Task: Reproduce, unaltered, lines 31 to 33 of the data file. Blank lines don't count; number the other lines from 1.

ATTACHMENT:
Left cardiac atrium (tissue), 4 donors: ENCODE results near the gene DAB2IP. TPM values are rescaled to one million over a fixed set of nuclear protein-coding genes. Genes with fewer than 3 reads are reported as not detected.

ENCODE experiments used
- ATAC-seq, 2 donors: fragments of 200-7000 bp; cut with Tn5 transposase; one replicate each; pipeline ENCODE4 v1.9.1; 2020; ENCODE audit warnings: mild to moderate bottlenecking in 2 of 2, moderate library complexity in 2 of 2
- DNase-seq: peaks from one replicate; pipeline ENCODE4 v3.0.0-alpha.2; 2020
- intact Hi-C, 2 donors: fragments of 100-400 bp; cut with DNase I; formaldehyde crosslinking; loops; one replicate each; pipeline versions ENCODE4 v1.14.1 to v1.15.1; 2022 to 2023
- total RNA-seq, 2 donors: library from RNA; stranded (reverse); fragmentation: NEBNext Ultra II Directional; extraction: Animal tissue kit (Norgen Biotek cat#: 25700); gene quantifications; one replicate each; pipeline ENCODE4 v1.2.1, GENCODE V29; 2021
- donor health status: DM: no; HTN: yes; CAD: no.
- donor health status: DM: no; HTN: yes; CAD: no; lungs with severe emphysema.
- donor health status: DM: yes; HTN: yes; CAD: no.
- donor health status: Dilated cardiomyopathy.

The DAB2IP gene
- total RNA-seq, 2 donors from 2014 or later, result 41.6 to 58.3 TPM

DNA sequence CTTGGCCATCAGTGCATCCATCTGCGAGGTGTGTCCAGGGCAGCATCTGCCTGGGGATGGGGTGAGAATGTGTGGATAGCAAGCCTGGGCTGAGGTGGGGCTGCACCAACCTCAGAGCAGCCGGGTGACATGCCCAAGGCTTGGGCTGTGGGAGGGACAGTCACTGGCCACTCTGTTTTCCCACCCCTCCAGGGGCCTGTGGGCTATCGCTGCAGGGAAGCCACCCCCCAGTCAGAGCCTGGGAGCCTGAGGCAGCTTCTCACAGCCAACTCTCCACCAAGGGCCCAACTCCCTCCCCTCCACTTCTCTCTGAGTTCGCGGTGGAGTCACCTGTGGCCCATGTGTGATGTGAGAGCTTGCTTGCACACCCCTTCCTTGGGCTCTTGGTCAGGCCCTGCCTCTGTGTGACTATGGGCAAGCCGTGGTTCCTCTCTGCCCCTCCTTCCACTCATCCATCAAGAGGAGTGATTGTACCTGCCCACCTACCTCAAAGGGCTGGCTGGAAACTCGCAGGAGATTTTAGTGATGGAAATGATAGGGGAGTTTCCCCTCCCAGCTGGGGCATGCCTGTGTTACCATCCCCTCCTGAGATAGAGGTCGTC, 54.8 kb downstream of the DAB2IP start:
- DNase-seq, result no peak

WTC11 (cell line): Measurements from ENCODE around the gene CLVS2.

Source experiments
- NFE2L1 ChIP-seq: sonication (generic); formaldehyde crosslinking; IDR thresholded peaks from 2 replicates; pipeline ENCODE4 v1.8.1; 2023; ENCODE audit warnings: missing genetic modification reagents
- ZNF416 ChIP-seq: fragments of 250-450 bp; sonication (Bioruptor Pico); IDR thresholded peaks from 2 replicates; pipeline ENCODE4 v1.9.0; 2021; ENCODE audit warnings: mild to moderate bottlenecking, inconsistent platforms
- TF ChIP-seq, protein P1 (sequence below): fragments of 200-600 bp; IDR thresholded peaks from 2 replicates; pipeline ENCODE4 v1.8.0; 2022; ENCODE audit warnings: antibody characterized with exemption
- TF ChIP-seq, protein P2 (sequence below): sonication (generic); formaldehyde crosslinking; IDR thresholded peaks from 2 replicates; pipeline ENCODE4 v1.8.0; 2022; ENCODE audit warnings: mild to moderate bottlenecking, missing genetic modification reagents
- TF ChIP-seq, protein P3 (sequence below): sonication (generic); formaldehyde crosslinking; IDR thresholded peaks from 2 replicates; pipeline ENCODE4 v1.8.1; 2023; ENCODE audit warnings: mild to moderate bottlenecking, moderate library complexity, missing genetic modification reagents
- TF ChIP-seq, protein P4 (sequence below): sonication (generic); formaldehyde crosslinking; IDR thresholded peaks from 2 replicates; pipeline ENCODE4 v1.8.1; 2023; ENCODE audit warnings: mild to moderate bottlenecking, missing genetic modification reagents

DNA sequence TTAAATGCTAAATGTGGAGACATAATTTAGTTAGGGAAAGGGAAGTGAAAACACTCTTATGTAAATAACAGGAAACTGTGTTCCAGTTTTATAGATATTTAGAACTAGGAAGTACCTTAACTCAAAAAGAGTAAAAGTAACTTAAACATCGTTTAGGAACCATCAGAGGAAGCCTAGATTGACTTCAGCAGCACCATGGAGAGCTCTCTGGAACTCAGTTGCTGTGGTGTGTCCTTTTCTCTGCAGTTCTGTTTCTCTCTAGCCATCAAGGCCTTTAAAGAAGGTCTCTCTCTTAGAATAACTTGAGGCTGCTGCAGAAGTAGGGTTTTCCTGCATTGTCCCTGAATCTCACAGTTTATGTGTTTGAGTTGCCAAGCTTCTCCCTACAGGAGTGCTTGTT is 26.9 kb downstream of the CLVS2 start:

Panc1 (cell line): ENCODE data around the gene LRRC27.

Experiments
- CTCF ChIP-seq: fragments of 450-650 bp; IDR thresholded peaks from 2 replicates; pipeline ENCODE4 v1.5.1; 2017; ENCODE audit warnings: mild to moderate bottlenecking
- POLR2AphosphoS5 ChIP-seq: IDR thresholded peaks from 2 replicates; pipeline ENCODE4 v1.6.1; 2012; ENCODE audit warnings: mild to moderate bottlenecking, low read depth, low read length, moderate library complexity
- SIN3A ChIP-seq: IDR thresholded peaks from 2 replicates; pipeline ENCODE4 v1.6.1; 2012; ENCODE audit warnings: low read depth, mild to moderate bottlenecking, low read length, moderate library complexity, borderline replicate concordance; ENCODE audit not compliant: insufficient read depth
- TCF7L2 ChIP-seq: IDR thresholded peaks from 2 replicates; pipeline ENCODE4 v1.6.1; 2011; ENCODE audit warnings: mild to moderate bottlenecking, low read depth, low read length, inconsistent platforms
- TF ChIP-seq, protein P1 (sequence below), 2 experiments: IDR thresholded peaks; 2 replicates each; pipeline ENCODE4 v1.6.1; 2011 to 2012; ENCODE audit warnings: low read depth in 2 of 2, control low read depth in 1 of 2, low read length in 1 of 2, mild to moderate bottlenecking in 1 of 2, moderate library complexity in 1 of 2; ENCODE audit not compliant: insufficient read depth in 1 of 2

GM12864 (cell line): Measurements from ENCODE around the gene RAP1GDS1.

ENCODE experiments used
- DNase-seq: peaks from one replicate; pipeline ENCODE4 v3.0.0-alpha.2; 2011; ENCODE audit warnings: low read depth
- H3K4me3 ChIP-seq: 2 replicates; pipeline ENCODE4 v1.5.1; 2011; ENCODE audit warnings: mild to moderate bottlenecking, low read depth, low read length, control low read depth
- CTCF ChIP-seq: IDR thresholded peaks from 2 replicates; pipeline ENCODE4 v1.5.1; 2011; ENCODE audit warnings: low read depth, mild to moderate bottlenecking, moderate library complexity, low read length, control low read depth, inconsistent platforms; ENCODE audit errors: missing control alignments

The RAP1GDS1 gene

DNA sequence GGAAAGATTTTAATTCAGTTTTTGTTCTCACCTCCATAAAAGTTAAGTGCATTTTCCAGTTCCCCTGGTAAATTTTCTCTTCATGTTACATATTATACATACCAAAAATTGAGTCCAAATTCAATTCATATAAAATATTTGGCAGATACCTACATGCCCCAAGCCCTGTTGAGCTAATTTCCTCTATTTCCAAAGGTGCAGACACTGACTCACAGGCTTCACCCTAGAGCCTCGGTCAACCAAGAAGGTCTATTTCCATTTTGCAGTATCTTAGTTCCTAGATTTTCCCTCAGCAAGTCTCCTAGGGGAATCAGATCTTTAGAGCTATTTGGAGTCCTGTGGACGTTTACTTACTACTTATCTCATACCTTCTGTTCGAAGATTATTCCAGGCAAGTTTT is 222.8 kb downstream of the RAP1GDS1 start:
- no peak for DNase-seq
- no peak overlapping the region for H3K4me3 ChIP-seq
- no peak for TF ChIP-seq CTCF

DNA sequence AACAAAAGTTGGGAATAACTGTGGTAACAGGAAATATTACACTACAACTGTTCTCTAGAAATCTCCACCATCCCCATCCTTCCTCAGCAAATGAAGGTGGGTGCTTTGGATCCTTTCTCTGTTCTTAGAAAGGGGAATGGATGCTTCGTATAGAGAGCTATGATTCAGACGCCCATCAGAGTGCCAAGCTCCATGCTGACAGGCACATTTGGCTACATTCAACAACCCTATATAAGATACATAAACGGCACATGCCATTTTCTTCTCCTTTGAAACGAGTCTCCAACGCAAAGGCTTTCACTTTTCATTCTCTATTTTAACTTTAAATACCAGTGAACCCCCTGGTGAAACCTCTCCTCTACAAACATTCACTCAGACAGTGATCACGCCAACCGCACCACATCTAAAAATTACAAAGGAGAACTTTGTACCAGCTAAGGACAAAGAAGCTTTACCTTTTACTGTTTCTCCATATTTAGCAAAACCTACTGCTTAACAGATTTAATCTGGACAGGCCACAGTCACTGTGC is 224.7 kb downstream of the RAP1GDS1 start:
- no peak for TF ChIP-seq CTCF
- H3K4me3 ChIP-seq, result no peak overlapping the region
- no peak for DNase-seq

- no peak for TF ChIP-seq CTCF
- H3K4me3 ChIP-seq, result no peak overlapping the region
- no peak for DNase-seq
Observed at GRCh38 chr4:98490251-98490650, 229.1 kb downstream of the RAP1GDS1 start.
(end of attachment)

GM12864 (cell line): Measurements from ENCODE around the gene RAP1GDS1.

ENCODE experiments used
- DNase-seq: peaks from one replicate; pipeline ENCODE4 v3.0.0-alpha.2; 2011; ENCODE audit warnings: low read depth